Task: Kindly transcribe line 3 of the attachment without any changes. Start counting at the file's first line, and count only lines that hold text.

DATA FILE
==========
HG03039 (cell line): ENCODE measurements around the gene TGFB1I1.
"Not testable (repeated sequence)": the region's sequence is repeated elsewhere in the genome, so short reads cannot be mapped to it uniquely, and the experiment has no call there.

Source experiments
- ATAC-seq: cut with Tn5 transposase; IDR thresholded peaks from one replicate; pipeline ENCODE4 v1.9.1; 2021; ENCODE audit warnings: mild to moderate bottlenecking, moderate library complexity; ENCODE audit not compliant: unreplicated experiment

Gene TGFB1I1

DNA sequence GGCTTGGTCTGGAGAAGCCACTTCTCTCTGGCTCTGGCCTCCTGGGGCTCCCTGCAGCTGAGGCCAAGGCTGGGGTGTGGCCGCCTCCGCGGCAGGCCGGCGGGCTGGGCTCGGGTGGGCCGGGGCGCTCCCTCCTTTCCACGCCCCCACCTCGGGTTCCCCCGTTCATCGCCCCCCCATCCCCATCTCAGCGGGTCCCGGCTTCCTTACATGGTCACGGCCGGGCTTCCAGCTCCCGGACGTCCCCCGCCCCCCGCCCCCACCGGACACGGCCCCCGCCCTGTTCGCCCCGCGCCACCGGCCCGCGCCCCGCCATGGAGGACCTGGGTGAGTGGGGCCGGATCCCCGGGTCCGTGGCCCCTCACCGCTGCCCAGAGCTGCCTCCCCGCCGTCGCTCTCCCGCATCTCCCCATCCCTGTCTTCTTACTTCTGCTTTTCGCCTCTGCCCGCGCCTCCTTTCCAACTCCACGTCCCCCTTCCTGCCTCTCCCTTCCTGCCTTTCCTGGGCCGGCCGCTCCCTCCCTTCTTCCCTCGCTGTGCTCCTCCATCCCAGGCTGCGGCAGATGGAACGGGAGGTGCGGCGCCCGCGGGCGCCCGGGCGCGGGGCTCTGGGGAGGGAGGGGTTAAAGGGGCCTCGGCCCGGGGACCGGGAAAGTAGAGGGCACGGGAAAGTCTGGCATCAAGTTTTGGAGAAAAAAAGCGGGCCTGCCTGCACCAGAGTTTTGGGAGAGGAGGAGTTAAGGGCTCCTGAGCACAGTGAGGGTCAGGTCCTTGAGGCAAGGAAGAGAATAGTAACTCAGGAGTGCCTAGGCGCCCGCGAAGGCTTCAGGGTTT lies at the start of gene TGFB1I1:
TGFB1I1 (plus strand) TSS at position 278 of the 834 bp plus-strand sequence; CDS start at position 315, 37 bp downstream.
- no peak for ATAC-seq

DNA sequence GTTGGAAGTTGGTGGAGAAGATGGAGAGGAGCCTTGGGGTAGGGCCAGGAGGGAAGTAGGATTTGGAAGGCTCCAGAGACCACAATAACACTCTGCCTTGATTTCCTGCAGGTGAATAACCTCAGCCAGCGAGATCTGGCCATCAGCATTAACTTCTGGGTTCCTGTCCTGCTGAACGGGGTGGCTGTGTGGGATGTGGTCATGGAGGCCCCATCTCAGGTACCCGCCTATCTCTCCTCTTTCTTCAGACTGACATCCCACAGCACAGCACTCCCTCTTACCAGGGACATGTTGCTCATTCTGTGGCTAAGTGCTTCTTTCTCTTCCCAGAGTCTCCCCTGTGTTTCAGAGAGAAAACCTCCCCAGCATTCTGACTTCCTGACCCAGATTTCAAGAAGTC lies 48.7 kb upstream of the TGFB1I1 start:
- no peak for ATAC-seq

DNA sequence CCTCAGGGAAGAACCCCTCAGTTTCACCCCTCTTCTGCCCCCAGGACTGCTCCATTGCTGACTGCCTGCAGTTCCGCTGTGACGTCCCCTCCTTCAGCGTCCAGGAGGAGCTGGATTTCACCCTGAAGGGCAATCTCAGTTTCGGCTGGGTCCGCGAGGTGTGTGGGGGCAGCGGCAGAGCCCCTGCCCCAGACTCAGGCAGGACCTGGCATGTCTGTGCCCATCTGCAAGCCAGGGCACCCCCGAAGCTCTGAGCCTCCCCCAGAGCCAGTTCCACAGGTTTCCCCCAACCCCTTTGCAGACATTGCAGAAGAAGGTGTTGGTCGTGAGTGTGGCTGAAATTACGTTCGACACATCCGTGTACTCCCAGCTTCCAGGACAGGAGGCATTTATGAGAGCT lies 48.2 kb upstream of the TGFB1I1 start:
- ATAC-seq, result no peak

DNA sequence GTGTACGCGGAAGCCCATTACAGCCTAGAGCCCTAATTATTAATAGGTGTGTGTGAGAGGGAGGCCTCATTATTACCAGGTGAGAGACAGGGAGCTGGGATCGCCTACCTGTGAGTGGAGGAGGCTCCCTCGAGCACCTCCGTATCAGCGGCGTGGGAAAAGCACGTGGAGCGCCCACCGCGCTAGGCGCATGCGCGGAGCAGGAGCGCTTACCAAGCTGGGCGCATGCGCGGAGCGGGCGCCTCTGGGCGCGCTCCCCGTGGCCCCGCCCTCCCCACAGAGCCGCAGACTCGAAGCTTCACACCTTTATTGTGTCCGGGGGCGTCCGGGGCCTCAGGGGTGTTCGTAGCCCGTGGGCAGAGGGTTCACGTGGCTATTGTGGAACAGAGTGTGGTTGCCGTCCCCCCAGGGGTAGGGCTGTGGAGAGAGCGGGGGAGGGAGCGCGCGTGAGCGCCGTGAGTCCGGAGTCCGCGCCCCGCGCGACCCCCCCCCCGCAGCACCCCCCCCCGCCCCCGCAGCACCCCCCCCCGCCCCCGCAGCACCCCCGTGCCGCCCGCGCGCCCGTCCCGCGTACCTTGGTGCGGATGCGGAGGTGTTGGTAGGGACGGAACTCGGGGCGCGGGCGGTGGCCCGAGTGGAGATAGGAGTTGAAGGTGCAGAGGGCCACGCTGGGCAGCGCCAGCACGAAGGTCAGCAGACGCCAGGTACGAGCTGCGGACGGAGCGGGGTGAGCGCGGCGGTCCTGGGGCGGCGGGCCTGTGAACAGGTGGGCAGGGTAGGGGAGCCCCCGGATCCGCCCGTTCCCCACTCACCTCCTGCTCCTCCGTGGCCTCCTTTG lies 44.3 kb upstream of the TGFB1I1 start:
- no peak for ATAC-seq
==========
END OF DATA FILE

Source experiments